What to wear. The art of fitting in (in Sweden, of course)

 

As the Swedish business crowds are returning to town, after sealing all the important deals under the pretence of leisure and below birch branches in the summer gardens, you might be back to business, too, working hard on blending into the crowd of painfully fashionable Scandinavians. So, what to wear?

The one rule is that looking good in the Nordics means following the logic of either A) the climate, or B) the weather. 

Plan A, cohering to the climate, requires little effort of the mind

You need to stick to three wardrobes; summer, winter and a combined spring-and-autumn one. Winter is defined as the three months of December, January and February. Here, your appropriate attire is determined according to your choice of materials. A safe choice is to go high-tech for the innermost and outermost layers and conservative (wool and cotton) for what is visible in your office. Good quality, colour-matching, accessories is a must. Think layers. Do not be afraid of removing some of these layers as you arrive to your destination. Swedes enjoy turning up the central heating to compensate the outdoors. Getting changed in the bathroom as you get into work is considered the norm, so are light shoes used only for the indoors in winter.

Summer is unquestionably June, July and August. This is your chance to make some statements, go a little off the track, and offer the world a glimpse of the result of your gym efforts. Nostalgia and romance are keywords here; linen, cotton, light and bright colours (matching, never more than three). Floaty stuff, flirting with the past, playing roles, themed picnics. White and grey is a safe combination. Leather bags and sandals. Something new and something old. It is forgiven if you go a little crazy here, high on the midnight sun.

The remaining months known as spring or summer are the seasons most likely to coher to continental business attire. Business dress code is in general more relaxed than in other countries, but this is a truth with modification. Admittedly, it is not so important what you wear, as how you wear it. People will pay attention to the fit (slim fit, guys!) and whether the brands of your choice reflect your demographical and social status.

The important rule to follow here, is that you completely ignore the actual weather.

Plan B, following the changes of the actual weather, requires more thought and preparation

It can also be a risky affair if you do not have all the necessary data. Comparing the weather forecasts from several apps and online sources on a regular basis is a half-time job to take seriously. If you are into retro stuff, a physical barometer in your home is not to be forgotten. The rules for seasonal logic still apply, with the difference that your decisions are not based not on the month in question, but according to the temperature. Always be prepared to change, and pack additional layers just in case.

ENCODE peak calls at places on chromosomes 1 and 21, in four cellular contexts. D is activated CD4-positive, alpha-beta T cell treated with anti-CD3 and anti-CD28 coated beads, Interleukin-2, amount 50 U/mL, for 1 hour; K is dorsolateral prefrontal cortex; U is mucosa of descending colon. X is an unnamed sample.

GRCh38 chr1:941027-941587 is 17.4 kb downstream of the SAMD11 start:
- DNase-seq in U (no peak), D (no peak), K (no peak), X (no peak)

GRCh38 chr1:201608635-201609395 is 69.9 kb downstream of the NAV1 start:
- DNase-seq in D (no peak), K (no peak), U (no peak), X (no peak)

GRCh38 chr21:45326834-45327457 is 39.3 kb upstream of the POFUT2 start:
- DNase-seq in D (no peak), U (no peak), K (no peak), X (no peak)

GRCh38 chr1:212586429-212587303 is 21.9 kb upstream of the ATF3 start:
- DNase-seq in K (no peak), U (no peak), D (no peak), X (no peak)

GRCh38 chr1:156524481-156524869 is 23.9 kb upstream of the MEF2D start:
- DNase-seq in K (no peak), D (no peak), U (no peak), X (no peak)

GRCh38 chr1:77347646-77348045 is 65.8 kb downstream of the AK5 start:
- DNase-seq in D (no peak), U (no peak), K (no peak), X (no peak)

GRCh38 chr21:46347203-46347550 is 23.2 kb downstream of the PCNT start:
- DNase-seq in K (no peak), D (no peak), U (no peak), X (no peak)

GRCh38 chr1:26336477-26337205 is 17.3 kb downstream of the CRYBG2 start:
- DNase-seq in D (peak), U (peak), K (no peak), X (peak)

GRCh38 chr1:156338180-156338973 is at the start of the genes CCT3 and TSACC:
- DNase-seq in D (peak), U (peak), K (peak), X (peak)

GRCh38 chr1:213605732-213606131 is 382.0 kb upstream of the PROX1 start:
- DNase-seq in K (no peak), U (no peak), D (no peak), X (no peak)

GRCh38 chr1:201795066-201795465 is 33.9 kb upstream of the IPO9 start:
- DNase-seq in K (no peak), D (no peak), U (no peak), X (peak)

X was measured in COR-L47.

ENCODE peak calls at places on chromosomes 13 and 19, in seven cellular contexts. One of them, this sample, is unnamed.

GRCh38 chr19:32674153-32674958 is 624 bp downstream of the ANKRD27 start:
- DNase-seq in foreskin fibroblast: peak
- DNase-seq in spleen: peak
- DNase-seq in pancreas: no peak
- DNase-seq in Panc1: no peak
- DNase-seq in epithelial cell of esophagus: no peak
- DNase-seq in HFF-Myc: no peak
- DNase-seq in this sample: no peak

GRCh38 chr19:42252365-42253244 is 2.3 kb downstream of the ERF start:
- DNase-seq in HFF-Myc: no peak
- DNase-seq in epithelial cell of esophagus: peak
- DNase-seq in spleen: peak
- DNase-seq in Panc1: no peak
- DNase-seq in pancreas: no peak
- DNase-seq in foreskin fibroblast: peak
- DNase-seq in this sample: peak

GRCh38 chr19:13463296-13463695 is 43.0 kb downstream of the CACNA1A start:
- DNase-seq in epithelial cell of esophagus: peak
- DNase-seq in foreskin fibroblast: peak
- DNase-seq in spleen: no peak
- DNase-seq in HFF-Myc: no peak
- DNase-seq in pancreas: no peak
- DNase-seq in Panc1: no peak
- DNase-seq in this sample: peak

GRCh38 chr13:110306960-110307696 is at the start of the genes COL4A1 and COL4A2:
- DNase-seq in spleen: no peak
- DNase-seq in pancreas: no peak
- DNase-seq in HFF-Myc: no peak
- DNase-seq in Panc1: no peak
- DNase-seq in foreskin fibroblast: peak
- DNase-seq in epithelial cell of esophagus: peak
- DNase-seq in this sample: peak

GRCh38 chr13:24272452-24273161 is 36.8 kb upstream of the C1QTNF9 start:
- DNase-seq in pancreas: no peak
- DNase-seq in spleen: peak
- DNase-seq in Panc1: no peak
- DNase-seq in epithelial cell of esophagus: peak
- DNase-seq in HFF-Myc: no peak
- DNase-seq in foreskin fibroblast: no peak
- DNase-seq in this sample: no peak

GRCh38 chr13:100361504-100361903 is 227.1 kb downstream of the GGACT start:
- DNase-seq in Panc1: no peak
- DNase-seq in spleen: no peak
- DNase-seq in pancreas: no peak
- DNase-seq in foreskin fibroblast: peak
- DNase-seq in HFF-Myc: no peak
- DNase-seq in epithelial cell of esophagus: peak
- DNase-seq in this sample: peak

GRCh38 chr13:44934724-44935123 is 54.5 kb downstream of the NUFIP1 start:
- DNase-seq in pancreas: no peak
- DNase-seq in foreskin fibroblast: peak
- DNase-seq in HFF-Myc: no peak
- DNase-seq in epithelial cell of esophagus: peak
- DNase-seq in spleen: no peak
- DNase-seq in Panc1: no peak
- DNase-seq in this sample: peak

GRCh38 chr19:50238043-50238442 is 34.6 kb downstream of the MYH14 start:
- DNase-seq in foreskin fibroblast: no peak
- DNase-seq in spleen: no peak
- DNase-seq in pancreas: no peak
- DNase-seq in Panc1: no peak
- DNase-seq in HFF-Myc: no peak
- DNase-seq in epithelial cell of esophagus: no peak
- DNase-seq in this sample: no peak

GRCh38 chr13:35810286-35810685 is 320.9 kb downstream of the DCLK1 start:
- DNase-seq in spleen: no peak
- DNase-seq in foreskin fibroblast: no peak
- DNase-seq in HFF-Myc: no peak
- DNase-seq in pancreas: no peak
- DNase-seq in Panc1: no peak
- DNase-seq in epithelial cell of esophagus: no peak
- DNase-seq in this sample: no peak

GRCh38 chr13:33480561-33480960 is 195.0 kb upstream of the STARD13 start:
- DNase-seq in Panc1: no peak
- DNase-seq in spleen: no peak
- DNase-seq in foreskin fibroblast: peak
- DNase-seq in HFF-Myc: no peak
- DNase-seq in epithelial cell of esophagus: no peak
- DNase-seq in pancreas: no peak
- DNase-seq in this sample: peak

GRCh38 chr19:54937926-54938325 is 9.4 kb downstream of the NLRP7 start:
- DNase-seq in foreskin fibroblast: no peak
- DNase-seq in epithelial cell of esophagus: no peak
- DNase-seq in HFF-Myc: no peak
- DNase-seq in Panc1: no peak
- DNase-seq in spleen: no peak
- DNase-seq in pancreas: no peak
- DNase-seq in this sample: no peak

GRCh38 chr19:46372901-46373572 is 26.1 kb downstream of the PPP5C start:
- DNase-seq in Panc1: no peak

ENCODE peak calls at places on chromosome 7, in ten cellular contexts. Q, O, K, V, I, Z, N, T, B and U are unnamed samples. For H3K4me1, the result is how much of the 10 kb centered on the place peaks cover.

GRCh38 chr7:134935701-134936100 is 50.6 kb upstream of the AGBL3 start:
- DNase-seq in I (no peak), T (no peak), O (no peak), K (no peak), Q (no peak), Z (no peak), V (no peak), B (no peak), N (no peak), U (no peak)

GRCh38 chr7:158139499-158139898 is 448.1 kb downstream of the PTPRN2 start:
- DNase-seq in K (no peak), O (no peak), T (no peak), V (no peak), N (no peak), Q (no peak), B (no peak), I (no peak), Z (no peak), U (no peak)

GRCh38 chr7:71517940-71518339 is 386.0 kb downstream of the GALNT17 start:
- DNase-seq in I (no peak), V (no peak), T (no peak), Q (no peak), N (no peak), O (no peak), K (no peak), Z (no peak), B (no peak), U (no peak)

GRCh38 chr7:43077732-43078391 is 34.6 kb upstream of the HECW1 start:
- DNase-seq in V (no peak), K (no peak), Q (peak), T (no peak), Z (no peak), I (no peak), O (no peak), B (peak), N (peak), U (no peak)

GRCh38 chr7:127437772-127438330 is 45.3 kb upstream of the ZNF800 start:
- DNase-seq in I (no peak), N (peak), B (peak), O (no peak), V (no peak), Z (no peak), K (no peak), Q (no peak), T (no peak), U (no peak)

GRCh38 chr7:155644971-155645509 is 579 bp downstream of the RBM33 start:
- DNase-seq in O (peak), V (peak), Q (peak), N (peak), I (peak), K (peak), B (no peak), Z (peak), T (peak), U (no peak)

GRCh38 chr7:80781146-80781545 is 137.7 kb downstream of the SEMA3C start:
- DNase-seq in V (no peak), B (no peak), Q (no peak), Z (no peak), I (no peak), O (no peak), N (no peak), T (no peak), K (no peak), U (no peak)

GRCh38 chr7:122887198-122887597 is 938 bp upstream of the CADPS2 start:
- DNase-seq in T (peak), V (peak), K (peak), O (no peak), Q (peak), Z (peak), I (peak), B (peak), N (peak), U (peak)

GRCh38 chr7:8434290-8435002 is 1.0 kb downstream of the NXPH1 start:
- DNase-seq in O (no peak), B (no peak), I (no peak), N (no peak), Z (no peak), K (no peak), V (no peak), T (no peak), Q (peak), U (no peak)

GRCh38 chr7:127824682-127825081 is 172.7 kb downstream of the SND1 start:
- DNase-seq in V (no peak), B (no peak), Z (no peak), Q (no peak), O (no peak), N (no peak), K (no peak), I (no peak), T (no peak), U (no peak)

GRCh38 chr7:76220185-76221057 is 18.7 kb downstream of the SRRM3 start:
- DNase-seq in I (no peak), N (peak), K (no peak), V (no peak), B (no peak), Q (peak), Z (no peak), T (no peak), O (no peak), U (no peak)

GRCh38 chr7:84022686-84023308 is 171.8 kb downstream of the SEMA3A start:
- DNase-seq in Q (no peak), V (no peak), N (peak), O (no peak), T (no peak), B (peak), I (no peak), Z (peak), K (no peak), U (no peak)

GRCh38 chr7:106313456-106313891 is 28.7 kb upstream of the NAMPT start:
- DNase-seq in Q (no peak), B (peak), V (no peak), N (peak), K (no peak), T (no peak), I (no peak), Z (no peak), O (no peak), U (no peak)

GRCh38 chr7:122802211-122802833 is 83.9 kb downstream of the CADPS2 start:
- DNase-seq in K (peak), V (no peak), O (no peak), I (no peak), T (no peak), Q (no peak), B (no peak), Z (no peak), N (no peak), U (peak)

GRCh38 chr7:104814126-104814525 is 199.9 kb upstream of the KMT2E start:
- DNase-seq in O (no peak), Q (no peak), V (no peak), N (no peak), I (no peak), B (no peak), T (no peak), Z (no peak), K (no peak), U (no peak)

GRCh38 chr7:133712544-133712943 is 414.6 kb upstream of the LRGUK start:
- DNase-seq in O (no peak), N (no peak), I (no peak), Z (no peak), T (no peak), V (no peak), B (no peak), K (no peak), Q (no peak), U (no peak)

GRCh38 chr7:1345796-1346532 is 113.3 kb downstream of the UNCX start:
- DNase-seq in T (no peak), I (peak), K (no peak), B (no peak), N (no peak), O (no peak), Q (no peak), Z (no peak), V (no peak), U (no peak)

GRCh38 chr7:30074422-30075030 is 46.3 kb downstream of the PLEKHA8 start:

When it goes wrong

Many locals struggle with making the decision whether to follow plan A or B, and end up trying to both. Especially during the transitioning seasons, you might register symptoms of this. A flimsy summer dress combined with black ribbed wool tights. A beige linen blazer with a woollen beanie and scarf, and leather gloves. Full autumn attire balanced on a pair of pastel ballerinas.

Needless to say, this is not a path to take.

Summary and checklist

To conclude, if you are aiming at reaching the Nordic fashion standards for your stay in Sweden, you simply need to make up your mind between climate and weather, and you are set. For bonus points, please check the following list. If you score 7 points or above, you can count on being counted in:

  1. You fashion monochromes only. (This is trickier than it sounds. Anyone who has arrived to work with one black and one navy sock knows how difficult colour distinction can be during the darker months.)
  2. You make statements not with bright colours or patterns, but with pleats, folds, waffle knits and other textural qualities.
  3. Patterns are only to be worn ironically.
  4. Your style of glasses equally based on an ironic understanding of trends.
  5. You own at least one unique piece of vintage something, to add some authenticity to your otherwise immaculate wardrobe.
  6. There is a pair of white Converse. Enough said.
  7. Your wardrobe includes either bold prints or stripes, but never both.
  8. You seriously believe that your choice of clothes communicate your very identity, what socio-economic group you belong to, and your individual values and ambitions. You still end up looking more or less like everyone else.

 

For an interview, dress up, and do so also for the first few days at your new job. Pay attention to what your colleagues wear, and do not be afraid to ask. Your co-workers will be flattered and willing to share their fashion secrets, and you might even be given the link to their blog on the topic.

Bonus Material: Swedish fashion vocabulary:

  • Noppor (or noppror according to some) - Pilling or lint. Little balls of fibres on your clothes. Inversely correlated with high quality and natural fibres. Can be removed with a special machine.
  • Klädvårdsrulle - a roll of special double-sided tape that you use to clean your clothes right before leaving the house. Especially useful in winter when the cold and dry air creates static electricity in your clothes.
  • Termokjol - a short sleeping bag with two open ends that you wear on top of your dressy skirt and dress when temperatures go below the minus 20’s.
  • Arg lapp - Passive aggressive written communication in your communal laundry room.
  • Den här gamla trasan - A term to describe your newly purchased, for the first time self-consciously displayed item of clothing.